A new large-scale study, published in the Lancet, has found that the two-dose Pfizer-BioNTech COVID vaccine is “highly effective” at preventing hospitalizations for at least six months, according to The Guardian.

However, the study also found that the protection against COVID infection nearly halves over the same period.

The vaccine’s efficacy against the infection fell from 88% within a month of having two doses to 47% after six months, per the research. However, the efficacy against hospitalizations remained 90% for six months, effective against all variants, including the highly contagious Delta variant.

The study researchers said the findings underscore the importance of improving COVID vaccination rates across the world.

For instance, the NHS has already been offering booster (third) doses to people who had their second vaccine six months ago. In the United States, booster doses have been approved for people aged 60 and above and those who are prone to develop a serious illness.

Lead author Dr. Sara Tartof of the Kaiser Permanente Southern California Department of Research and Evaluation said, “Our study confirms that vaccines are a critical tool for controlling the pandemic and remain highly effective in preventing severe disease and hospitalization, including from the Delta and other variants of concern.”

Dr. Luis Jodar, Chief Medical Officer of Pfizer Vaccines, said, “Our variant-specific analysis clearly shows that the BNT162b2 vaccine is effective against all current variants of concern, including Delta. Covid-19 infections in people who have received two vaccine doses are most likely due to waning and not caused by Delta or other variants escaping vaccine protection.”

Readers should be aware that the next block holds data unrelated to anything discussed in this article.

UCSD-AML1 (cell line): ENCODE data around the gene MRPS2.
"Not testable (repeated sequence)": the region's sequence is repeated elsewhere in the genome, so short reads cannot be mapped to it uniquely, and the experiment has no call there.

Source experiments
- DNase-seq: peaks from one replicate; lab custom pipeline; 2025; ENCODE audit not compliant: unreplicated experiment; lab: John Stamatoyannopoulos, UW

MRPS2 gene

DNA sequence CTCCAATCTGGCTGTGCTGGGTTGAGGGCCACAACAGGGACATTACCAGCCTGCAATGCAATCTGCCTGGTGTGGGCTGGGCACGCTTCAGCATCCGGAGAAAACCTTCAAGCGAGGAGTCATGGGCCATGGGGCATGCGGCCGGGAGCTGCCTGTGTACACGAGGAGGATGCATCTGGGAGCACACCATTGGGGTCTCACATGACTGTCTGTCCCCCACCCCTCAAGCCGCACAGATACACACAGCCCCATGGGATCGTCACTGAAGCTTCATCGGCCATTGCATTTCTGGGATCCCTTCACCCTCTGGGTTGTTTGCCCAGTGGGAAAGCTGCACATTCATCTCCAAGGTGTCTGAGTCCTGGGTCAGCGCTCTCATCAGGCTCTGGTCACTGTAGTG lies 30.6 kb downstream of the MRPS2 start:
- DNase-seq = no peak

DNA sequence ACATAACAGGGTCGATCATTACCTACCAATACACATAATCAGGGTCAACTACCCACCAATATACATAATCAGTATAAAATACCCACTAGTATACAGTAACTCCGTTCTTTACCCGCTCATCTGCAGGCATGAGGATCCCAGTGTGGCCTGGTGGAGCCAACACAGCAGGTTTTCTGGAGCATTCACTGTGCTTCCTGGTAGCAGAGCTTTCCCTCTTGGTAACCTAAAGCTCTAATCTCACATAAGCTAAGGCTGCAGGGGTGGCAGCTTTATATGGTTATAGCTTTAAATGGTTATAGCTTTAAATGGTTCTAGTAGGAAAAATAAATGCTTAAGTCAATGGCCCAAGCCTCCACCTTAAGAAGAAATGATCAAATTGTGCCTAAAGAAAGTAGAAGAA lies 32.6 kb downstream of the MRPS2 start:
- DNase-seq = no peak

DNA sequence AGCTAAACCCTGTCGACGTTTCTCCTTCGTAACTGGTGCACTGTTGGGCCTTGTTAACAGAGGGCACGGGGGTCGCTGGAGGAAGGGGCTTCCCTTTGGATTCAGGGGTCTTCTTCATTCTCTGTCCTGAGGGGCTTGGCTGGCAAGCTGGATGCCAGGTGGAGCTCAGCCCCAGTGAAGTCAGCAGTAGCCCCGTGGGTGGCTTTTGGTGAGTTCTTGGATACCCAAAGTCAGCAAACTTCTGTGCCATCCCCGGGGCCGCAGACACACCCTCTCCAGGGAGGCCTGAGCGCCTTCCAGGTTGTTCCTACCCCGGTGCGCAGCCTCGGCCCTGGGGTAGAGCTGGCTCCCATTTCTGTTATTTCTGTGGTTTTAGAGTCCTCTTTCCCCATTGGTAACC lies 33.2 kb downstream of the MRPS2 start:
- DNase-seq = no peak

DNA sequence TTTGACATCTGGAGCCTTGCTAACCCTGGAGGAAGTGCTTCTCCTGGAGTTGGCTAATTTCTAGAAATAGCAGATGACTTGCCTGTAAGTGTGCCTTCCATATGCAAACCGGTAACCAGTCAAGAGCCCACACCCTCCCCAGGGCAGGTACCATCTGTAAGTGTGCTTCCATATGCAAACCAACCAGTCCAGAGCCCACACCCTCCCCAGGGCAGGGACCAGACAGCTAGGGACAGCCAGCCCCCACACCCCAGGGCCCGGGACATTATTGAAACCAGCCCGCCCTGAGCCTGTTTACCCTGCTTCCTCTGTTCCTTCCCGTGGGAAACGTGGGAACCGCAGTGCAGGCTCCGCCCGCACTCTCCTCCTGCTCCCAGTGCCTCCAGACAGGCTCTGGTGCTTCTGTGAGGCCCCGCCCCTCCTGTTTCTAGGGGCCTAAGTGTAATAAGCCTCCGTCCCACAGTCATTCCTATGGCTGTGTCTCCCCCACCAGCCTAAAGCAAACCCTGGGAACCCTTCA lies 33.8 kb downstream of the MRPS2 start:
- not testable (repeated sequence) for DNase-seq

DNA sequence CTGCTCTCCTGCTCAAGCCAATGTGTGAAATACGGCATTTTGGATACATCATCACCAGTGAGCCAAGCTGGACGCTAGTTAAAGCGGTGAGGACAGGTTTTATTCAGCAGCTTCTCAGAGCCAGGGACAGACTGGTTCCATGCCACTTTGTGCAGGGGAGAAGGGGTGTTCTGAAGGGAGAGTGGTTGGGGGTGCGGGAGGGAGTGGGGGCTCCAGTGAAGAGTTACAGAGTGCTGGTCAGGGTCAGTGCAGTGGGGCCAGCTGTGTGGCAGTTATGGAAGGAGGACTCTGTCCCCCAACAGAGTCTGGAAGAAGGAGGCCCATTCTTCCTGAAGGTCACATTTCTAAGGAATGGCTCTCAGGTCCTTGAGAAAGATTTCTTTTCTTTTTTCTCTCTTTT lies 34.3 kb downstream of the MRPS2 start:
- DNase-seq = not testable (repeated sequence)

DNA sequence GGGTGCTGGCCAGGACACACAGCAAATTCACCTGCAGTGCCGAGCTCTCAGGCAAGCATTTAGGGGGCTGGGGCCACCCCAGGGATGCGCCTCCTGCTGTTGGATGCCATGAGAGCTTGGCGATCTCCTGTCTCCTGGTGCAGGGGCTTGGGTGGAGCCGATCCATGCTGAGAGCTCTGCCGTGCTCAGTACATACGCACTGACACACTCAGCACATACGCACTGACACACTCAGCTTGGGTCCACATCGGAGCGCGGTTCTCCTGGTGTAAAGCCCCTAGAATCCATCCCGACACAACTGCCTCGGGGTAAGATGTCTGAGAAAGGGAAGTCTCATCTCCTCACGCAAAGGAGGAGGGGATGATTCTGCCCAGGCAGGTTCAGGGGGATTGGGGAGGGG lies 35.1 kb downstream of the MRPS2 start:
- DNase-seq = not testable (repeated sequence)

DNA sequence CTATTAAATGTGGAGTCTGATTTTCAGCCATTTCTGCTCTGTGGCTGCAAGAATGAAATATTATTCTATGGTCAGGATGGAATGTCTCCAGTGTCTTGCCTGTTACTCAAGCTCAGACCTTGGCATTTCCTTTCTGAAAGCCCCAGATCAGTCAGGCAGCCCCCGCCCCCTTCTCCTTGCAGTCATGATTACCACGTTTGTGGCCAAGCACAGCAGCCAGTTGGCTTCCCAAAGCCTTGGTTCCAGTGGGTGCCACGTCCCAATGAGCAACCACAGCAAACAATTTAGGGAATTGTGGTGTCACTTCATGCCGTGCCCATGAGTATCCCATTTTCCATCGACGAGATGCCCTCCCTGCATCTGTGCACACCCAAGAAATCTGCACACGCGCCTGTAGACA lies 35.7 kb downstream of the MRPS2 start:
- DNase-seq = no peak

“This publication describes real-world evidence from the US on the effectiveness of the Pfizer/BioNTech vaccine assessed using data from a large healthcare database from the Kaiser Permanente organization, said Prof. Penny Ward of King’s College London, who was not part of the study.

Meanwhile, in the UK, experts believe that winter could see a surge in new infections, with nursing leaders warning that nurses are experiencing more sickness that could affect patient care.

The Royal College of Nursing (RCN) analyzed staff sickness before the pandemic and earlier this year. It found that thousands of days have been lost to staff absence on already overstretched wards.

Carol Popplestone, Vice-Chair of RCN Council, said, “There will be immense pressure on health and care services this winter, and services can’t afford to lose safety-critical professionals to avoidable illnesses on top of tens of thousands of nursing vacancies.” The story originally appeared in The Guardian.